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Posts Tagged ‘Theatre Royal’

The Friends of the RSC in Newcastle got together for a Coffee Morning chat in the Theatre Royal recently. Tea and a friendly talk by Yvonne Richardson about the RSC and the Theatre Royal going dark until September were the topics.

Everyone was interested about when the RSC would be coming to Newcastle and there were many questions concerning the new theatre at Stratford Upon Avon and who had seen it, what was it like and when would the RSC return to Newcastle after their stated holiday from the venue for this year.

The Theatre Royal is going dark from 14th March for six months to restore the auditorium to its former glory. All the seats which have been present since about the 1950’s are being replaced with new specially designed seats similar to those of the original 1901 Edwardian theatre. With this in mind, the old seats are to be auctioned, anyone who has a name on a seat is being given the name plate and also given the chance to buy a new seat. Some of the Friends at the coffee morning have seats so were discussing this topic.

Yvonne talked of the new plays in Stratford and who might be in them. Mention was made of Jonathan Slinger who is to play Macbeth, a popular figure since playing Puck at the Theatre Royal, while some of the Friends mentioned his performances as Richard 11 and Richard 111 at The Courtyard.

There was anxiety about when the RSC would return to Newcastle, the Friends being keen to get their annual compliment of the Bard. But with the arrangements for the Birthday Party in April and the promise of future talks by visiting parts of the company, everyone was feeling reassured.

Ideas concerning contact with the RSC were discussed, topics about recent plays, actors of the RSC and general theatre interests kept those presented interested until Lunchtime, when everyone then made their way home or into the town to shop.

For further information on the Restoration of the Theatre Royal Auditorium please visit their website at http://www.theatreroyal.co.uk/restoration

 by Violet Rook.

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“Pamela ‘R, Pamela ‘R”, a little boy said.                                                                                                                                                                                                                                                

Alison Steadman was describing a meeting she had had with a couple and their small son, when recognition of her role in “Gavin and Stacey” the BBC TV comedy was thus exclaimed. “ I was well chuffed”.

She was a guest of the RSC Friends in Newcastle Upon Tyne while appearing in Alan Bennett’s play ‘Enjoy’ at the Theatre Royal. Yvonne Richardson the Friends Organiser in Newcastle was keen to give the Friends the chance to get to know this fine actor and had arranged a talk at short notice. The event took place in part of the fourth floor reception area of the theatre near the site of the grand piano which will be well known to many RSC actors. There surrounded, by the Friends of the RSC, Alison and Yvonne sat while more than 40 RSC Friends listened and gave comment.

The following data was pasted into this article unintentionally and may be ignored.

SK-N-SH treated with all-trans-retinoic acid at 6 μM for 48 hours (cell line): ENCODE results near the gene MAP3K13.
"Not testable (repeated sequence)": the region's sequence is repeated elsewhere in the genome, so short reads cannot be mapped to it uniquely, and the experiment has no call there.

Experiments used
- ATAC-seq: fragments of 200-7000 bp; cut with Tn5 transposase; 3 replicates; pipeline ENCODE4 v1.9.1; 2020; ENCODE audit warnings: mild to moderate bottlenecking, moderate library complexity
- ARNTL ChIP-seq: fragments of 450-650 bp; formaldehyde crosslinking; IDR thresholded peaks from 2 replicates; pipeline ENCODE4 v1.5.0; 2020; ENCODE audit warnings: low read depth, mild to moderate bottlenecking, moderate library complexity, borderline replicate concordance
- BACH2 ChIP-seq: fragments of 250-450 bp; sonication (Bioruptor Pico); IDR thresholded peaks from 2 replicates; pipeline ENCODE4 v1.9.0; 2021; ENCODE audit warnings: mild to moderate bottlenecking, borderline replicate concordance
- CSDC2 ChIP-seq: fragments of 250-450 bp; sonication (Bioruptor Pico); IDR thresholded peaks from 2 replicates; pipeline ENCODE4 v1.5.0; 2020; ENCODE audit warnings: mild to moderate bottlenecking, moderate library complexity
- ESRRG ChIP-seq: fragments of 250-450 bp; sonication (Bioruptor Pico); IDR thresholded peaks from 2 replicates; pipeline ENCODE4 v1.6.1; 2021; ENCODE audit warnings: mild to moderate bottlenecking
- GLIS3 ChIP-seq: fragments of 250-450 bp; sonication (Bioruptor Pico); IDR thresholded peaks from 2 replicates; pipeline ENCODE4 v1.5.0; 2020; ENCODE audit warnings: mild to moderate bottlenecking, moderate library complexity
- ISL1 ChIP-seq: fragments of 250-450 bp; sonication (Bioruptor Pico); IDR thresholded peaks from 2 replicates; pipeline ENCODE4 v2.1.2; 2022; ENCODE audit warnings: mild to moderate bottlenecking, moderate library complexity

Alison illustrated descriptions of her life as an actor on stage, screen, and TV with vivid descriptions of the roles she had played. Favourites such as roles in “Fat Friends“,” Gavin and Stacey” and of course “Abigail’s Party” and others such as Mrs Bennett in “Pride and Prejudice”. She was excellent in giving great and thoughtful insight into how she researched and built a character via reference to people she had met, or relatives and sometimes friends. Reference was also made to directing on screen and stage. The building of a character via speech, costume and physical mannerisms was highly informative.

For example illustrating the illness of the character she was playing, she mentioned how buttoning a cardigan in regard to the character made the point regarding lack of awareness. A very small item and gesture, but significant to the part. Or the fact that local accents change with time and therefore generations and individuals of differing ages will have different accents though born in the same area.

Questions were asked by the gathered Friends who were interested in how she learnt her lines. To this she said that she had been taught to learn the lines in small chunks and signpost her lines via the entrances or lines of other players. A general feeling of interest was apparent and thus the hour long talk was deemed a great success. Everyone was impressed by Alison, who displayed a very knowledgeable, clever and sensitive observation of people and their ability, which she imparts to any performance in which she is involved.

This was the general feedback from those present who marvelled at her ability to give such spontaneous reactions and characterization during the discussion.

By Violet Rook, Friends of the RSC, Newcastle.

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